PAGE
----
Ecologists ask burning questions of New Zealand bush
Thursday 24 Jan 2013 1:33 p.m.
Lincoln University student Jenny Dent measures temperatures of burning gorse on the 'plant BBQ'; temperatures are measured using an infrared thermometer (Photo: Tim Curran)
It sounds like every science student’s dream – burning things to see, well, just how well they burn. But Lincoln University ecologist Tim Curran hopes his flammability research will have a very serious application in assisting with the prevention and understanding of bushfires.
Dr Curran is using a so-called “plant BBQ” to assess the flammability of different kinds of New Zealand flora.
“It’s quite literally a 44-gallon drum, cut in half with a grill on top of it,” he says. “You put the sample on there, pre-heat the sample, and ignite it – and it just seemed to me to be, obviously a novel way, but also a really effective way of measuring shoot flammability.”
Previous New Zealand research in this area has either relied on anecdotal reports from firefighters, or on studies focusing on just the leaves of plants, and Dr Curran is hoping to bridge that gap through rigorous study of whole shoots.
The research could one day be used to help limit the spread of fires.
“There’s an increasing amount of effort being spent around the world to try and work out what we can do with our own plantings and the different species that we plant – how that might be able to influence or create fire breaks,” he says. “And what we can do here is start to give some guidelines”.
In the shelterbelts of Canterbury farms, Dr Curran finds a tangible example of how the data could come in useful.
“Instead of having shelterbelts of gorse and other more flammable species – if you think you’re at risk of fires, by planting some other species that are lower in flammability then that’s going to potentially decrease your fire risk.”
A pressing concern
Recent weeks have seen a period of intense bushfires in Australia, as well as sporadic wildfires in New Zealand.
The risk of fire in New Zealand’s rural areas is well established; a study conducted by the National Institute of Water and Atmospheric Research (NIWA) concluded that on average around 3000 vegetation fires burn around 7000 hectares of rural land each year.
Dr Curran says the risk of fire danger is only expected to increase in coming years as climate change leaves many parts of the country hotter and drier.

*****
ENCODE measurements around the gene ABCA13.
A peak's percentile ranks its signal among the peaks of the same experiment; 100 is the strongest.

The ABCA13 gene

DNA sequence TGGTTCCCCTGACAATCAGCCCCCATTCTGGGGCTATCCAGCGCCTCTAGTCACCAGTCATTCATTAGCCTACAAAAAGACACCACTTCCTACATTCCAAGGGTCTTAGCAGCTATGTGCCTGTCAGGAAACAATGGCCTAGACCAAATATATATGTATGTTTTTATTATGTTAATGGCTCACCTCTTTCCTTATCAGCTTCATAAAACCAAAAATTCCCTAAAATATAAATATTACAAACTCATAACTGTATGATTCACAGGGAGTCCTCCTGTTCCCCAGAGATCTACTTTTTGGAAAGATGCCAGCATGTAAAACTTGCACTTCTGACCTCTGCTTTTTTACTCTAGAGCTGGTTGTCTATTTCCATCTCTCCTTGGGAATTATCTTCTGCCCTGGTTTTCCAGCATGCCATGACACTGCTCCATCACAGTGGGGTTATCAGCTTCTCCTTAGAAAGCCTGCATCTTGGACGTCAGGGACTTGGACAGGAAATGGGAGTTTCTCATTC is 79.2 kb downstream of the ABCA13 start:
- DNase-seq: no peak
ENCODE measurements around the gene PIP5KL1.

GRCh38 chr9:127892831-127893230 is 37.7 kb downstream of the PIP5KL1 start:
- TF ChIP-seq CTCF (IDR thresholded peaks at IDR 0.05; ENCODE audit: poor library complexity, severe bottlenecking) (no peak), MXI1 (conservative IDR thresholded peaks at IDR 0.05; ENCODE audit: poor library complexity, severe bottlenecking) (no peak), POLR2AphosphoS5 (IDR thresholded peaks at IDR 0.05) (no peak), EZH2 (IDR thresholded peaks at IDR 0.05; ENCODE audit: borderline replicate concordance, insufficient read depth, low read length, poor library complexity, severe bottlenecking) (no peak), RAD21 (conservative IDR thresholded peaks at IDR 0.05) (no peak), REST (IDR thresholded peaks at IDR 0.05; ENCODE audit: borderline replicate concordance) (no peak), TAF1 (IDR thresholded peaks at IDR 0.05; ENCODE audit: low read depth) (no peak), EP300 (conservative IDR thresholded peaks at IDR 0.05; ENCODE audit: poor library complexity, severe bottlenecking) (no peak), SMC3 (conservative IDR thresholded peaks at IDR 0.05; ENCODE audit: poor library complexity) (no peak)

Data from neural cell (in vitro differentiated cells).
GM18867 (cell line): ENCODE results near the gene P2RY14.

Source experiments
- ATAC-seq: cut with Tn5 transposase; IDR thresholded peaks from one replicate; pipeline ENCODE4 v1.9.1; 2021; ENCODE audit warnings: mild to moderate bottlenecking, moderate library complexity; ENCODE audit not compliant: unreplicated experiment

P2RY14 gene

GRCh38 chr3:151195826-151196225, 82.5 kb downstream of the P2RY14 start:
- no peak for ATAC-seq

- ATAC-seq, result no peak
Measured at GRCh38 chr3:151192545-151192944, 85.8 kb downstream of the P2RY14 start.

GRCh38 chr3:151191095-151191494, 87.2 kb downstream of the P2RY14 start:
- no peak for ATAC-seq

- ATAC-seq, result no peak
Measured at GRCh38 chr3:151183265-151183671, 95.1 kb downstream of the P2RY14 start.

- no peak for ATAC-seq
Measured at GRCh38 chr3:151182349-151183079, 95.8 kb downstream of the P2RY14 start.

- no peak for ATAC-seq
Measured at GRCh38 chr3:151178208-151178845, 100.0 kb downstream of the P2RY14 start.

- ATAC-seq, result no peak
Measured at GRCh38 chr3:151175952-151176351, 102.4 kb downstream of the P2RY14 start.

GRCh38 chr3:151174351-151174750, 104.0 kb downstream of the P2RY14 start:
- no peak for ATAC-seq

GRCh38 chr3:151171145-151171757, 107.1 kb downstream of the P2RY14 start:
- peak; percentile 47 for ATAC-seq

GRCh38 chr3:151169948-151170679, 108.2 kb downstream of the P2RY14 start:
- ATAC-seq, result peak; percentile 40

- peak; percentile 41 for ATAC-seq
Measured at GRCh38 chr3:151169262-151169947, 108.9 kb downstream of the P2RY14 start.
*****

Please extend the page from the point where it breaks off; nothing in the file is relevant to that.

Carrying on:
“We really need to know the flammability of different plants so we can start to think about what’s going to happen in the future.”
However he warns that planting less flammable plants in fire-prone areas can only go some way to preventing the start and spread of fires.
“It only works up to a certain point. If you get really good fire conditions, like what Australia’s been experiencing in the last couple of weeks, it’s not going to matter too much exactly which species you have planted. But below those really extreme thresholds – that’s where it can make a difference.”
Just the beginning
Dr Curran constructed his plant BBQ after seeing it described in a research paper produced by scientists in Argentina. He says he and his team are still working towards fine-tuning its use.
“At the moment, mainly we’ve just been focusing on a fairly small amount of species, so we’ve done quite a bit of work with gorse, also some work on macrocarpa and on pines. And that’s mainly been looking at trying to sort of calibrate the device but also work out how moisture content and how the amount of dry matter – those sort of things – influences flammability.”
Already though, the experiments have shown promise in helping to throw new light on a well-documented fiery culprit.
“With gorse, one of the things that we have been able to demonstrate is that – while people have already known this – gorse retains a lot of dead material, increasing its flammability. One of my students has been actually quantifying that and showing how that relationship works.”
And Dr Curran says the team now hopes to expand the scope of their research.
“So [we’ve had] some fairly small questions to start with – making sure we’ve got the technique down pat before we start looking at broad-scale comparisons across species.”